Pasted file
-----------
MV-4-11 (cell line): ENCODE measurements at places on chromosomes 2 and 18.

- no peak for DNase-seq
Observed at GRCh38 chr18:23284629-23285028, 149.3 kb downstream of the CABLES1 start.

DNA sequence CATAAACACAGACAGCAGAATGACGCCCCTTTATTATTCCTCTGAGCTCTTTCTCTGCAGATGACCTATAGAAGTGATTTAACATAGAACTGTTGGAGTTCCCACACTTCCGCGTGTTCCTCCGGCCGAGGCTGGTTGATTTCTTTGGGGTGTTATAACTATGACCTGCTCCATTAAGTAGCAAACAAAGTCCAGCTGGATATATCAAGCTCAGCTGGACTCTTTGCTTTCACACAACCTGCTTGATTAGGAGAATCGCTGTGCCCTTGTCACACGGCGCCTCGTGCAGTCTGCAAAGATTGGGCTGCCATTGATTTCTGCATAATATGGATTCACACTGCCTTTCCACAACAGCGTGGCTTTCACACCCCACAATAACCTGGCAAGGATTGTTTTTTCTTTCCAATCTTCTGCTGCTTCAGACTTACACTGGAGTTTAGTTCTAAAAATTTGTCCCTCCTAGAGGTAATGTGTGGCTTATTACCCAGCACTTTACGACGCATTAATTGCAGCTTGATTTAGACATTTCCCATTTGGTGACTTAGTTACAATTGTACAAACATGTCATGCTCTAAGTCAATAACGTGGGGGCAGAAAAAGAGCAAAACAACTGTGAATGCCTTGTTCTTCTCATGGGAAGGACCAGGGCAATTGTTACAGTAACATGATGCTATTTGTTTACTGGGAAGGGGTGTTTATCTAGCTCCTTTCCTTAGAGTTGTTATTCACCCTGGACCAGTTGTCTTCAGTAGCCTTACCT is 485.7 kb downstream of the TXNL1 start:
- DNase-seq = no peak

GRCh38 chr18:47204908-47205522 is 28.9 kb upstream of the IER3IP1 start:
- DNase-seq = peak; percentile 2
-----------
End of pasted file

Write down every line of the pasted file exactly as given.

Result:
MV-4-11 (cell line): ENCODE measurements at places on chromosomes 2 and 18.

- no peak for DNase-seq
Observed at GRCh38 chr18:23284629-23285028, 149.3 kb downstream of the CABLES1 start.

DNA sequence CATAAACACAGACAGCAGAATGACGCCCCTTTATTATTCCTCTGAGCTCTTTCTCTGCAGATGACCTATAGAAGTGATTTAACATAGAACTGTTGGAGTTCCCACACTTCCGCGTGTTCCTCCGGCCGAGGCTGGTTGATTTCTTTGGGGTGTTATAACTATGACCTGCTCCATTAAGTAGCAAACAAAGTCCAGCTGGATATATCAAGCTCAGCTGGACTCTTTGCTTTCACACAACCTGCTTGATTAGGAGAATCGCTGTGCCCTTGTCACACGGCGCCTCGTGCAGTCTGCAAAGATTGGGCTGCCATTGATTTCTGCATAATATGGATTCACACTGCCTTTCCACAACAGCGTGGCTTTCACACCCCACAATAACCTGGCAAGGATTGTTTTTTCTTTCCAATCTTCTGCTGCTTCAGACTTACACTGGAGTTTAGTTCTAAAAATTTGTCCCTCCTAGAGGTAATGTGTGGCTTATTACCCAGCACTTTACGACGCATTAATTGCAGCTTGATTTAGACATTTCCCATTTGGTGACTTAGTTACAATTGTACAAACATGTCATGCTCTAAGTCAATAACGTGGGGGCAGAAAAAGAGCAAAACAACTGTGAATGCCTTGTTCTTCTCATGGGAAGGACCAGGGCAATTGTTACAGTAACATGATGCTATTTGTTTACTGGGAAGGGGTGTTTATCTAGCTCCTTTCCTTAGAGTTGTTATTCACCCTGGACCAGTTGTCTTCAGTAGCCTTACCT is 485.7 kb downstream of the TXNL1 start:
- DNase-seq = no peak

GRCh38 chr18:47204908-47205522 is 28.9 kb upstream of the IER3IP1 start:
- DNase-seq = peak; percentile 2